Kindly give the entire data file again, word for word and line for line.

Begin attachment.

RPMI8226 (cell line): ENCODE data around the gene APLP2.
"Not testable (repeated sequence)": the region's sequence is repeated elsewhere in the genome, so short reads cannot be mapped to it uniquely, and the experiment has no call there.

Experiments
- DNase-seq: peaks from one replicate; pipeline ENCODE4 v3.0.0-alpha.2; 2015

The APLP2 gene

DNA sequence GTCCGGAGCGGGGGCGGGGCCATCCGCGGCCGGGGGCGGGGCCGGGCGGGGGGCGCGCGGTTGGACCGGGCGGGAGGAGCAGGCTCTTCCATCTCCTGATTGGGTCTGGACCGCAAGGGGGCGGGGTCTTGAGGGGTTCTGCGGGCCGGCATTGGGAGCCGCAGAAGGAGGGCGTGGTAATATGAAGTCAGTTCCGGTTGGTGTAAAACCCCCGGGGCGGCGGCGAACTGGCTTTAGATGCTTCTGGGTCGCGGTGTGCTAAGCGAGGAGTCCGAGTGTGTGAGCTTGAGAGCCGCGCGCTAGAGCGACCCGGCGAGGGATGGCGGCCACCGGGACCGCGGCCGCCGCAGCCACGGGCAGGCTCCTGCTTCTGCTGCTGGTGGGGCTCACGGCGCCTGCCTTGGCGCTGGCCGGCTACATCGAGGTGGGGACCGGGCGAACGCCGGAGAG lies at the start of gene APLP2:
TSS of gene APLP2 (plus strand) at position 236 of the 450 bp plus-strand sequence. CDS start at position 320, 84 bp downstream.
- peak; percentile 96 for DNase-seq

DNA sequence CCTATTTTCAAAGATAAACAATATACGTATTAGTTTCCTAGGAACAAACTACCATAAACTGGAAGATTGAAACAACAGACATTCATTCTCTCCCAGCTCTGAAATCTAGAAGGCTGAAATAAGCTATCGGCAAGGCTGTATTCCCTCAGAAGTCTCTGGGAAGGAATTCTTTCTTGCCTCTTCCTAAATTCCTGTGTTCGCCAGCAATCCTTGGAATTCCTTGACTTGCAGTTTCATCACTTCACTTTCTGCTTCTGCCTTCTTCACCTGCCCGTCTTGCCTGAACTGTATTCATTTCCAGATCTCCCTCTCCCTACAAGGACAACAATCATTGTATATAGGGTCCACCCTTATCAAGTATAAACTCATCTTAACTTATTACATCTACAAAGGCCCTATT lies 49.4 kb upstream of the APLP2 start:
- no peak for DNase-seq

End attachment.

RPMI8226 (cell line): ENCODE data around the gene APLP2.
"Not testable (repeated sequence)": the region's sequence is repeated elsewhere in the genome, so short reads cannot be mapped to it uniquely, and the experiment has no call there.

Experiments
- DNase-seq: peaks from one replicate; pipeline ENCODE4 v3.0.0-alpha.2; 2015

The APLP2 gene

DNA sequence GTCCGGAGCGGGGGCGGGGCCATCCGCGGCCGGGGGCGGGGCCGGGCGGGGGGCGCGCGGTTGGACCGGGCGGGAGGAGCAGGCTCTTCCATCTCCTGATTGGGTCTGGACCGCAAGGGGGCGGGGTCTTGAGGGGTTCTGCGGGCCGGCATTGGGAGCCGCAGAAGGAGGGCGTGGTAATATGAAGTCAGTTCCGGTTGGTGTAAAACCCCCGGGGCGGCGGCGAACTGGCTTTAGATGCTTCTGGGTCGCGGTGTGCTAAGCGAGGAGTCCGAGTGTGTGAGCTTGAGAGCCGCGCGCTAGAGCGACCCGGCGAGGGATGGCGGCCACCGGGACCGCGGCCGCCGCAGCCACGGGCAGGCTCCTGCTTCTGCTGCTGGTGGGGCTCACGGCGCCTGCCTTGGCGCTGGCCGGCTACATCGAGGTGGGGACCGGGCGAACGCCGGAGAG lies at the start of gene APLP2:
TSS of gene APLP2 (plus strand) at position 236 of the 450 bp plus-strand sequence. CDS start at position 320, 84 bp downstream.
- peak; percentile 96 for DNase-seq

DNA sequence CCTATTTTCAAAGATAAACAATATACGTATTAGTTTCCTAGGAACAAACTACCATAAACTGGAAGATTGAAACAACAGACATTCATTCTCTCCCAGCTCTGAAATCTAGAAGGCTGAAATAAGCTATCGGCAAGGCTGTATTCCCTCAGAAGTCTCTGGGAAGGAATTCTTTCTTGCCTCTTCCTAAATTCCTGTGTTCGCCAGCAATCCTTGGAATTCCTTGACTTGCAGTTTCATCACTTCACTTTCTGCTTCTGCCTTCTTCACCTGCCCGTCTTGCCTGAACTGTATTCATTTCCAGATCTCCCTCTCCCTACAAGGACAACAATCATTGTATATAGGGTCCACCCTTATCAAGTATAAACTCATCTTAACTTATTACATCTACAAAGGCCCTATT lies 49.4 kb upstream of the APLP2 start:
- no peak for DNase-seq